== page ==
This Mississippi Marching Band is Famous for Its Electrifying Performances

Jackson State University’s Sonic Boom of the South marching band has delighting football fans—and beyond—since 1971.

Sonic Boom of the South
Photo: Cedric Angeles

Around these parts, college football is king, but in Jackson, Mississippi, another contender competes for the public's attention when fall rolls around each year. The Sonic Boom of the South, Jackson State University's marching band, is an award-winning program with a longstanding legacy of excellence. Last fall, the near-300-student marching band and Prancing J-Sette dance line celebrated 50 years under the name Sonic Boom with a rousing homecoming performance that brought back dozens of school alumni to take the field once again.

Led by five drum majors, who strutted onto the field with tasseled hats flying, the band gave one of its most electrifying performances yet. There was plenty of high stepping, jumping, and dancing—and of course the signature booming sound for which the group was named. The performance was particularly special for band director Dr. Roderick Little, a former Sonic Boom drum major who has helmed the program since the summer of 2020 and is now the youngest director in school history.

"This is something I take very seriously not just for the sake of the Sonic Boom of the South being on par with other band programs and being the best program in the nation, but more importantly in making sure that our students are successful."

Though the band performed for nearly 54,000 attendees at homecoming, it was far from their largest audience to date. In 2021 alone, they performed at the presidential inauguration and in a Pepsi commercial. Over the years, they've also made appearances at the NAACP Image Awards, played for Motown, and performed during NFL halftime shows.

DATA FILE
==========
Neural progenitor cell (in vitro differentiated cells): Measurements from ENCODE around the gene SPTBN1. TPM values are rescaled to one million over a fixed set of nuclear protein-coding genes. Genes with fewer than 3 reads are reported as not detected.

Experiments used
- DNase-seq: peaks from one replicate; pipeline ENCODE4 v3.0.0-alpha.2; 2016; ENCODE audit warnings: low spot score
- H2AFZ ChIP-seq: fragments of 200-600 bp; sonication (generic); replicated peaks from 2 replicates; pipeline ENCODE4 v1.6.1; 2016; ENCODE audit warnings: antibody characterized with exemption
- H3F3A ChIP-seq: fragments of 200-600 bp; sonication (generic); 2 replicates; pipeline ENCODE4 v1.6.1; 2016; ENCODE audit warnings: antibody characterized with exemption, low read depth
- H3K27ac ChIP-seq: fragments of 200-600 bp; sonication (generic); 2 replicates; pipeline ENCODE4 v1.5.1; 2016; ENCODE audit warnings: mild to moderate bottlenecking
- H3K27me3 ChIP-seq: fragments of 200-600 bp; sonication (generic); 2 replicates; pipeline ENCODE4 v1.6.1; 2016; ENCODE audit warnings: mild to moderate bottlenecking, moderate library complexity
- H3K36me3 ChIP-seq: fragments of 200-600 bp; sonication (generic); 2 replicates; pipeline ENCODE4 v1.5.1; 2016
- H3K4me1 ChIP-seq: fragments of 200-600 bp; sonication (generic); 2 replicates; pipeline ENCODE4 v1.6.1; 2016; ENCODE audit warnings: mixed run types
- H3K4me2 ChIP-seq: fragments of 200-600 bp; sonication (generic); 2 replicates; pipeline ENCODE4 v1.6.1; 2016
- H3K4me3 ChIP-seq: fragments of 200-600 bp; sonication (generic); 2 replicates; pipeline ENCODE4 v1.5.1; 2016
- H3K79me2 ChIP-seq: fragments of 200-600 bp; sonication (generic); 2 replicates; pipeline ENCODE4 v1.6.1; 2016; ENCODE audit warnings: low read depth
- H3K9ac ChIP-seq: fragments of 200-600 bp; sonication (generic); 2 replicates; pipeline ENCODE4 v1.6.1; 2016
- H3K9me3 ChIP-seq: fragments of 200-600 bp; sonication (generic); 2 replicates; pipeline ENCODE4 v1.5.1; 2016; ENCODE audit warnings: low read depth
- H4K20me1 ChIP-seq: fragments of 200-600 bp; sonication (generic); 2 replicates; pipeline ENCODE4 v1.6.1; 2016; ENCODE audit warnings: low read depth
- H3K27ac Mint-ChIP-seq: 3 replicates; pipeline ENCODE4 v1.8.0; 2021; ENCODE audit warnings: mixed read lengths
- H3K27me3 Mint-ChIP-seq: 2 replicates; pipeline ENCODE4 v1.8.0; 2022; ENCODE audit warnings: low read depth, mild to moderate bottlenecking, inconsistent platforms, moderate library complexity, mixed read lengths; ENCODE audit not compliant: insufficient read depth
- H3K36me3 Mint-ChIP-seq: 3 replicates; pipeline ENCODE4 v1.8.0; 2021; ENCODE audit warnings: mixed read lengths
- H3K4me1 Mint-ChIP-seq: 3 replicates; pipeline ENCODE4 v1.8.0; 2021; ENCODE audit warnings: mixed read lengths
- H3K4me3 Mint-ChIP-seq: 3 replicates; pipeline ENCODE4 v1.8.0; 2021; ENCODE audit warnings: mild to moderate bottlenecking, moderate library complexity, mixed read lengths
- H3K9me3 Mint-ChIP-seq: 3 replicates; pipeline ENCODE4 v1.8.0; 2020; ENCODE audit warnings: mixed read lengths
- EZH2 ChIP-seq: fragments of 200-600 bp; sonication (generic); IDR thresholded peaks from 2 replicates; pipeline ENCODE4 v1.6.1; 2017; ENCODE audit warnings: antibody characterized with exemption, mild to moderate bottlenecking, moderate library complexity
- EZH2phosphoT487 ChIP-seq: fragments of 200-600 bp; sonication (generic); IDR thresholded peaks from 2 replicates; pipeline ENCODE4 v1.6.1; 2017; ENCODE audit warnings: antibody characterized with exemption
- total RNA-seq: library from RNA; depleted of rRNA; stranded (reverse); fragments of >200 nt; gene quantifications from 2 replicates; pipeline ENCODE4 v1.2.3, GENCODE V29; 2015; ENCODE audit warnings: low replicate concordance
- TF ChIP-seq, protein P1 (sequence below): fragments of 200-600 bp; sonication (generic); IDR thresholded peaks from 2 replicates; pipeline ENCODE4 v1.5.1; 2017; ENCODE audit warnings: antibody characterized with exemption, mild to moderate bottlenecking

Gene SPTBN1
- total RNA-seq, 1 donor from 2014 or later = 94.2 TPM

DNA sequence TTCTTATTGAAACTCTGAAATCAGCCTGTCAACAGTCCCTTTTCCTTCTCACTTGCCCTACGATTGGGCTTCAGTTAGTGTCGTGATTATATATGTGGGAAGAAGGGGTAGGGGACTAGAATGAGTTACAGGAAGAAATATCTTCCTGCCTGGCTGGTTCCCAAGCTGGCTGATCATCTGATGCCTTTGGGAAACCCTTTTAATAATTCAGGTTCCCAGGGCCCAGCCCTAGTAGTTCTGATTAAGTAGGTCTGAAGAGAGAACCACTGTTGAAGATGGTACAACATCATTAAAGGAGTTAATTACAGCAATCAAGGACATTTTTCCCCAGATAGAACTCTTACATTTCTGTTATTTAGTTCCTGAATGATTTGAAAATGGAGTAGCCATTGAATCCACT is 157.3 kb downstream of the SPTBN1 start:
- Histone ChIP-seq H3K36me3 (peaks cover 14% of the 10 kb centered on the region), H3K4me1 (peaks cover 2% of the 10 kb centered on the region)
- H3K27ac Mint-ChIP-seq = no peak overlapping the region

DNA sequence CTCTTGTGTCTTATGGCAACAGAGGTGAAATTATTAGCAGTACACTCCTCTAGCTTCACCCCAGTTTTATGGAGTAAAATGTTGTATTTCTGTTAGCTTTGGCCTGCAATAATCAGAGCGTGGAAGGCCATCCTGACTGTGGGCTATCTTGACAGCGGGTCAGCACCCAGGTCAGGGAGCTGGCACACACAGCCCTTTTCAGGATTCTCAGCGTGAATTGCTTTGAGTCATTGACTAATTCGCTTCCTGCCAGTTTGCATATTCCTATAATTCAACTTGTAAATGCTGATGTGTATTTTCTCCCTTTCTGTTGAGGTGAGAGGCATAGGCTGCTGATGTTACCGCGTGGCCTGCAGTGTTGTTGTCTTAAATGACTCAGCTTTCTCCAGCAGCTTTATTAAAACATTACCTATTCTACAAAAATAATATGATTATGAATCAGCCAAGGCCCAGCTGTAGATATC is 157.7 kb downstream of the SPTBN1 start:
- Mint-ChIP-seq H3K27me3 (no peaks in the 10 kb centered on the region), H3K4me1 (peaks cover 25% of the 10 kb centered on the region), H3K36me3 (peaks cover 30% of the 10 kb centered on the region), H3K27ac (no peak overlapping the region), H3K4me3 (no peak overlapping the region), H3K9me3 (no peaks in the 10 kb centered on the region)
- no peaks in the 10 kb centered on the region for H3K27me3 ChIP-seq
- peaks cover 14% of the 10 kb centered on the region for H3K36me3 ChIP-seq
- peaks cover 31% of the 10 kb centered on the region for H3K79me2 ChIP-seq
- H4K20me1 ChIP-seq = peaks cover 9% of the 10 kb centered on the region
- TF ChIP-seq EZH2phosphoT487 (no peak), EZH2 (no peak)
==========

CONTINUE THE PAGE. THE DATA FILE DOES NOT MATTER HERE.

Though they prepare and perform as professionals—with daily practices and rehearsals often lasting until 10 p.m. or later—the highly talented musicians and athletes that make up the Sonic Boom are between 18 and 22 years old. They're fulltime students, many on band scholarships, juggling classes, social lives, and being away from the families for the first time. Most agree that being a part of Sonic Boom has felt like having a home away from home.

Sonic Boom of the South
Cedric Angeles

"They're my family," junior trumpet player Marice Graham says. "People say, 'Band is not your life,' but for the Sonic Boom of the South, you will look back on this as a huge part of your life. Being part of this band makes me feel like I have a place to belong."

Senior Marvin Garcia Meda, who made history this year as the band's first Hispanic head drum major, agrees that it's the familial atmosphere that sets Sonic Boom apart from other collegiate marching band programs.

"What the Sonic Boom means to me is family," he explains. "All my people are here from different states and different cultures, but at the end of the day, all those differences make us stronger and better through everything."

Sonic Boom of the South
Cedric Angeles

The Sonic Boom of the South is far from your typical college extracurricular. It's proven to be an integral part of the Jackson community and will continue to create legacies and traditions for years to come. For Little, the experience of being the Boom's band director is a full-circle moment that started when he was just a pre-teen.

"My middle school band director was a Jackson State graduate and he used to show us tapes of the Sonic Boom," he remembers. "Of course, I didn't know who the band was, but I knew the blue looked good and they had nice straight lines."

Roderick Little
Cederic Angeles

A few years later, Little would be donning the same powder blue. A couple years after that, he'd lead the band as a drum major. And several more later, he'd return home to give back to the program that had such a resounding impact on his life.

"Going to JSU was absolutely one of the best experiences of my life because it catapulted me and molded me into the educator that I am today," he says. "Taking a program that's already been revered on a high level and taking it to a higher level has been a challenge, but it's an opportunity that I don't take for granted."

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